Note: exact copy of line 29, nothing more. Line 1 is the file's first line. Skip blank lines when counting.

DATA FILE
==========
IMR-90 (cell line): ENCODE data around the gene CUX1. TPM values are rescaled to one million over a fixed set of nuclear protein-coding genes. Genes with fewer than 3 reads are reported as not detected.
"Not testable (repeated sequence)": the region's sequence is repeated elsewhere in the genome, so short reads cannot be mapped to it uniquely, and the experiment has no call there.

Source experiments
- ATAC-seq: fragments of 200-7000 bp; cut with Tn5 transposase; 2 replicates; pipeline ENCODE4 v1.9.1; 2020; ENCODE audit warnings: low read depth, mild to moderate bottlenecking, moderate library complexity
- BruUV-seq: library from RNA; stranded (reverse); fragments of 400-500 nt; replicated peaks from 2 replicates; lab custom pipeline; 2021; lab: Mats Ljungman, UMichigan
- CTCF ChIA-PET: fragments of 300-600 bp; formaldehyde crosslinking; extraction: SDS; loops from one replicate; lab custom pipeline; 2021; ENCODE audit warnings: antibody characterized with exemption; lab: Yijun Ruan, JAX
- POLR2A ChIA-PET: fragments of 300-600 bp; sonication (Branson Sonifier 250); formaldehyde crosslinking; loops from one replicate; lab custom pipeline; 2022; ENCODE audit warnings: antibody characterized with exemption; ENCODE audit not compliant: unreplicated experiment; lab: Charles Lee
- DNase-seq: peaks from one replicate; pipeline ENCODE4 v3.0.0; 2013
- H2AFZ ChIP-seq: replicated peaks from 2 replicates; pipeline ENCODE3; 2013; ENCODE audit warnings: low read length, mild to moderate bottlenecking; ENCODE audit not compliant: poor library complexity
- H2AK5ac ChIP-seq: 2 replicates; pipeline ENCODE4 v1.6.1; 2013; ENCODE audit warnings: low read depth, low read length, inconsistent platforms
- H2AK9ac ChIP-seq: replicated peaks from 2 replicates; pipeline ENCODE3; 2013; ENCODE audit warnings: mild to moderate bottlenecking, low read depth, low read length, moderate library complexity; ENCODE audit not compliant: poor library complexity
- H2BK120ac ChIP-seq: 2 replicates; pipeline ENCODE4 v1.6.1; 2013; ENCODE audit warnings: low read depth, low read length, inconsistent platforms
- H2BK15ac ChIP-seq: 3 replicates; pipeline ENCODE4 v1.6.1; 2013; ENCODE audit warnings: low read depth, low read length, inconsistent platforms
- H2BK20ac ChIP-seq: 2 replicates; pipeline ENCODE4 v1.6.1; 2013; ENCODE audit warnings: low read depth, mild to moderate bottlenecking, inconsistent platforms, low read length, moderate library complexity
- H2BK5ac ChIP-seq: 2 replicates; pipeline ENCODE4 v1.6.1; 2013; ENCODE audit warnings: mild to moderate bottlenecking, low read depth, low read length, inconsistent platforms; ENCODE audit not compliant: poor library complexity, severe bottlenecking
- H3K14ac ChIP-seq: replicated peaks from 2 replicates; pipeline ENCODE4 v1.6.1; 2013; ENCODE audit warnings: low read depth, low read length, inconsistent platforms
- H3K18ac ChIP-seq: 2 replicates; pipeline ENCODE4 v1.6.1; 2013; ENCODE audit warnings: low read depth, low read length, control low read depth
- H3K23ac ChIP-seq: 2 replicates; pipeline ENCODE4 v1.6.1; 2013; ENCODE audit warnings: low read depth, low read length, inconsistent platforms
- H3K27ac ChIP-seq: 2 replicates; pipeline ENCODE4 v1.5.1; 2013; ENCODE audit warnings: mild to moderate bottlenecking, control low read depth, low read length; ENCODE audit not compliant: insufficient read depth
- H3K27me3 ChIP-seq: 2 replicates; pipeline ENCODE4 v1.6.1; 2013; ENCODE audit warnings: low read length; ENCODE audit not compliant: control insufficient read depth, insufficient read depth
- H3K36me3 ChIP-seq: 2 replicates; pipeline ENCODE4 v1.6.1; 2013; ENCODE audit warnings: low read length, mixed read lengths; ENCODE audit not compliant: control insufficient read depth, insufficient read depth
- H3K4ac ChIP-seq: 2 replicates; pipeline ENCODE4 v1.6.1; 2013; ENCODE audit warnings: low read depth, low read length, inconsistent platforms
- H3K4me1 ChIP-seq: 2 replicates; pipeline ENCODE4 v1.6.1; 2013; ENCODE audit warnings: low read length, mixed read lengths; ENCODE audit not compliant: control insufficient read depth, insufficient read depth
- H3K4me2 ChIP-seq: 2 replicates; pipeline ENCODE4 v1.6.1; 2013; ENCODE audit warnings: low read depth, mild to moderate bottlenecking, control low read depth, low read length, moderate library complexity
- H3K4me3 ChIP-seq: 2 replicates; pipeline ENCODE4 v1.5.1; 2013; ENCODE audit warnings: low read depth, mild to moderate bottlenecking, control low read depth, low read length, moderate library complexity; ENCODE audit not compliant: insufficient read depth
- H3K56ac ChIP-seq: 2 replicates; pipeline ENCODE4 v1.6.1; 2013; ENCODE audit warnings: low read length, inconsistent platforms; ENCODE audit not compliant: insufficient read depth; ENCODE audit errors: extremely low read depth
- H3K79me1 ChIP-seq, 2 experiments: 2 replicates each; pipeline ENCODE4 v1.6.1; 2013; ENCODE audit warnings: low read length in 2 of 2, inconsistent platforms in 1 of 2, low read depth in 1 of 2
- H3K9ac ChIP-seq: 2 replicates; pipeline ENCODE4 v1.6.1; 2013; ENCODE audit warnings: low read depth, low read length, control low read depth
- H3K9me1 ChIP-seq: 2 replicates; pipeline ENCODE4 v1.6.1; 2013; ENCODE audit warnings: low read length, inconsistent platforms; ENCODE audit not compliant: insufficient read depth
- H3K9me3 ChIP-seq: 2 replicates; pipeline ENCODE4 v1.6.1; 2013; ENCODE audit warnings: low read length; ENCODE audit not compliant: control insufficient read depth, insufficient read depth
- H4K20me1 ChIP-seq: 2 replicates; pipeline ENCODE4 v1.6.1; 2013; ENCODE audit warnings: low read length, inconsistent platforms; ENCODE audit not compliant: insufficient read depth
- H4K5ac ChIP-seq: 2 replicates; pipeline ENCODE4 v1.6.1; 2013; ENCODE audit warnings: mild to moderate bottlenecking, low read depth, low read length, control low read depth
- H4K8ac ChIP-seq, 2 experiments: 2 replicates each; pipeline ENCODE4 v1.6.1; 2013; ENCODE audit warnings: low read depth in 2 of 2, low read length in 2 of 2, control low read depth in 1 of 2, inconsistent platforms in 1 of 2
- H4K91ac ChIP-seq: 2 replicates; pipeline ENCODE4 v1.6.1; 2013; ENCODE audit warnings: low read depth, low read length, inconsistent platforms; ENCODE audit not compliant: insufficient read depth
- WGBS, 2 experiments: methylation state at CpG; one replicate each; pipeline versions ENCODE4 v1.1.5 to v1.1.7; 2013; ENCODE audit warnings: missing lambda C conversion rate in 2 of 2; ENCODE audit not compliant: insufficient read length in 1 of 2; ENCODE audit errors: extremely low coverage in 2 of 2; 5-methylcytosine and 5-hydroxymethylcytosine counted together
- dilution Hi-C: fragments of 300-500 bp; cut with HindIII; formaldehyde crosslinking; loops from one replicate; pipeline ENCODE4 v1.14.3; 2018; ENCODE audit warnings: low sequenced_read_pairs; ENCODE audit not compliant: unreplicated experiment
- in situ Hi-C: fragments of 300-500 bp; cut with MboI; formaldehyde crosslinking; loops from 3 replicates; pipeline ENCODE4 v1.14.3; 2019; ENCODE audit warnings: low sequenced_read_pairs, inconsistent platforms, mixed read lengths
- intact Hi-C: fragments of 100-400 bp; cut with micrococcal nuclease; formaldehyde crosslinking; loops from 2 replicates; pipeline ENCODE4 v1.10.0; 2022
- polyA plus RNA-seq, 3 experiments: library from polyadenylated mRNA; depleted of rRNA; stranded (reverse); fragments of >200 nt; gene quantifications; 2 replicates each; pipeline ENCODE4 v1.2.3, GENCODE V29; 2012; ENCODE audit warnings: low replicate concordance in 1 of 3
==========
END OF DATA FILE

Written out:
- H3K9me1 ChIP-seq: 2 replicates; pipeline ENCODE4 v1.6.1; 2013; ENCODE audit warnings: low read length, inconsistent platforms; ENCODE audit not compliant: insufficient read depth